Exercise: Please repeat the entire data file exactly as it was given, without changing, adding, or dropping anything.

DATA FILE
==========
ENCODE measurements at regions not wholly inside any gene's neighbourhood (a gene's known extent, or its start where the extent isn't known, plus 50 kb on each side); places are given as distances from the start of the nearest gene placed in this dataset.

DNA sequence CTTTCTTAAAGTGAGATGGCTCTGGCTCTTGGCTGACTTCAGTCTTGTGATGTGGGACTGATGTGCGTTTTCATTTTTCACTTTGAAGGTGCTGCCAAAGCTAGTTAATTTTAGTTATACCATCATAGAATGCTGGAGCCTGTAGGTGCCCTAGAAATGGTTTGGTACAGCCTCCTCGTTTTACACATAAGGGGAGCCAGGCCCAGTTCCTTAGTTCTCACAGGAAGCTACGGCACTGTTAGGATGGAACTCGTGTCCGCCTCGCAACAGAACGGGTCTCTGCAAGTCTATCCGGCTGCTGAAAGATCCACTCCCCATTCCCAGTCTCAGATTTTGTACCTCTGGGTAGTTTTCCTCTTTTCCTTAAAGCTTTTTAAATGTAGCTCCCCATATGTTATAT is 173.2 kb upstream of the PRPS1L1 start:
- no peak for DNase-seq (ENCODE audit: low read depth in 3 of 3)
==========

ENCODE measurements at regions not wholly inside any gene's neighbourhood (a gene's known extent, or its start where the extent isn't known, plus 50 kb on each side); places are given as distances from the start of the nearest gene placed in this dataset.

DNA sequence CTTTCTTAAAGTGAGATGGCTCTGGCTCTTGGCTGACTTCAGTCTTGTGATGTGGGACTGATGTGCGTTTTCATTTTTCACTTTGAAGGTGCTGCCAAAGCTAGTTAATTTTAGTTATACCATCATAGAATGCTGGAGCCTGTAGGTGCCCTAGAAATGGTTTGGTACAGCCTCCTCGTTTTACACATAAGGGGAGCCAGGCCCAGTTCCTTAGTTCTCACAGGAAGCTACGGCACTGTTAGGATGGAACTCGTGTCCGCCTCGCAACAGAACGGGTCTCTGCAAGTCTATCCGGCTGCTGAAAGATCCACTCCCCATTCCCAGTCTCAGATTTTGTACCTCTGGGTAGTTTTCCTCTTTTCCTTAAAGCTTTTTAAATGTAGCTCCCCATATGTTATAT is 173.2 kb upstream of the PRPS1L1 start:
- no peak for DNase-seq (ENCODE audit: low read depth in 3 of 3)